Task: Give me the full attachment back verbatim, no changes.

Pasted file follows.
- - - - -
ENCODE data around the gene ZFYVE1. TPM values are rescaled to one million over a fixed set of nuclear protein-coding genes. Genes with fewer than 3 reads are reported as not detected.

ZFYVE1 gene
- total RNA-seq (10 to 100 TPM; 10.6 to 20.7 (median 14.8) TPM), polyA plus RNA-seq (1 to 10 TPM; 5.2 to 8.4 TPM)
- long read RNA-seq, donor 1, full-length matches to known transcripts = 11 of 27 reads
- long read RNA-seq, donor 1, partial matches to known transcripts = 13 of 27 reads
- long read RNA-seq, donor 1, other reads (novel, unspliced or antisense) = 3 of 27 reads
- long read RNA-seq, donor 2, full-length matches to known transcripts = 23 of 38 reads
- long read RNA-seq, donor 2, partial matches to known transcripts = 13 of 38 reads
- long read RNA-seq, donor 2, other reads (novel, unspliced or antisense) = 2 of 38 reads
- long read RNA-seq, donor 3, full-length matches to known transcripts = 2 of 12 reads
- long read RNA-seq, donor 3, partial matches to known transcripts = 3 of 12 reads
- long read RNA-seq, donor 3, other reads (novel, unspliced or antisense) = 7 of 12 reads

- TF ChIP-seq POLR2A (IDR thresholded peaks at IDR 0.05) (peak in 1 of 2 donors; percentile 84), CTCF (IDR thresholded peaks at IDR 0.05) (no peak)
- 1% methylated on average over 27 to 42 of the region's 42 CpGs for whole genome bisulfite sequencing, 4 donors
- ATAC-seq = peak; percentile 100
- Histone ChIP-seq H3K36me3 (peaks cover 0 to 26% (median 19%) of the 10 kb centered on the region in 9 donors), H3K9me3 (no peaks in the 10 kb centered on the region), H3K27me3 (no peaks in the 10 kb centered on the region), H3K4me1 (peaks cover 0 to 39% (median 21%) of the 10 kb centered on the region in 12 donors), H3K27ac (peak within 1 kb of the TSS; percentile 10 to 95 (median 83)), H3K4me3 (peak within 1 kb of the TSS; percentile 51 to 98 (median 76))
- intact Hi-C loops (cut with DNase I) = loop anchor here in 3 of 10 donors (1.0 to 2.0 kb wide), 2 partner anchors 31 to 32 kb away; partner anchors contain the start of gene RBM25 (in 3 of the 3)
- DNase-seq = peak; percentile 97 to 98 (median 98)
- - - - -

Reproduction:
ENCODE data around the gene ZFYVE1. TPM values are rescaled to one million over a fixed set of nuclear protein-coding genes. Genes with fewer than 3 reads are reported as not detected.

ZFYVE1 gene
- total RNA-seq (10 to 100 TPM; 10.6 to 20.7 (median 14.8) TPM), polyA plus RNA-seq (1 to 10 TPM; 5.2 to 8.4 TPM)
- long read RNA-seq, donor 1, full-length matches to known transcripts = 11 of 27 reads
- long read RNA-seq, donor 1, partial matches to known transcripts = 13 of 27 reads
- long read RNA-seq, donor 1, other reads (novel, unspliced or antisense) = 3 of 27 reads
- long read RNA-seq, donor 2, full-length matches to known transcripts = 23 of 38 reads
- long read RNA-seq, donor 2, partial matches to known transcripts = 13 of 38 reads
- long read RNA-seq, donor 2, other reads (novel, unspliced or antisense) = 2 of 38 reads
- long read RNA-seq, donor 3, full-length matches to known transcripts = 2 of 12 reads
- long read RNA-seq, donor 3, partial matches to known transcripts = 3 of 12 reads
- long read RNA-seq, donor 3, other reads (novel, unspliced or antisense) = 7 of 12 reads

- TF ChIP-seq POLR2A (IDR thresholded peaks at IDR 0.05) (peak in 1 of 2 donors; percentile 84), CTCF (IDR thresholded peaks at IDR 0.05) (no peak)
- 1% methylated on average over 27 to 42 of the region's 42 CpGs for whole genome bisulfite sequencing, 4 donors
- ATAC-seq = peak; percentile 100
- Histone ChIP-seq H3K36me3 (peaks cover 0 to 26% (median 19%) of the 10 kb centered on the region in 9 donors), H3K9me3 (no peaks in the 10 kb centered on the region), H3K27me3 (no peaks in the 10 kb centered on the region), H3K4me1 (peaks cover 0 to 39% (median 21%) of the 10 kb centered on the region in 12 donors), H3K27ac (peak within 1 kb of the TSS; percentile 10 to 95 (median 83)), H3K4me3 (peak within 1 kb of the TSS; percentile 51 to 98 (median 76))
- intact Hi-C loops (cut with DNase I) = loop anchor here in 3 of 10 donors (1.0 to 2.0 kb wide), 2 partner anchors 31 to 32 kb away; partner anchors contain the start of gene RBM25 (in 3 of the 3)
- DNase-seq = peak; percentile 97 to 98 (median 98)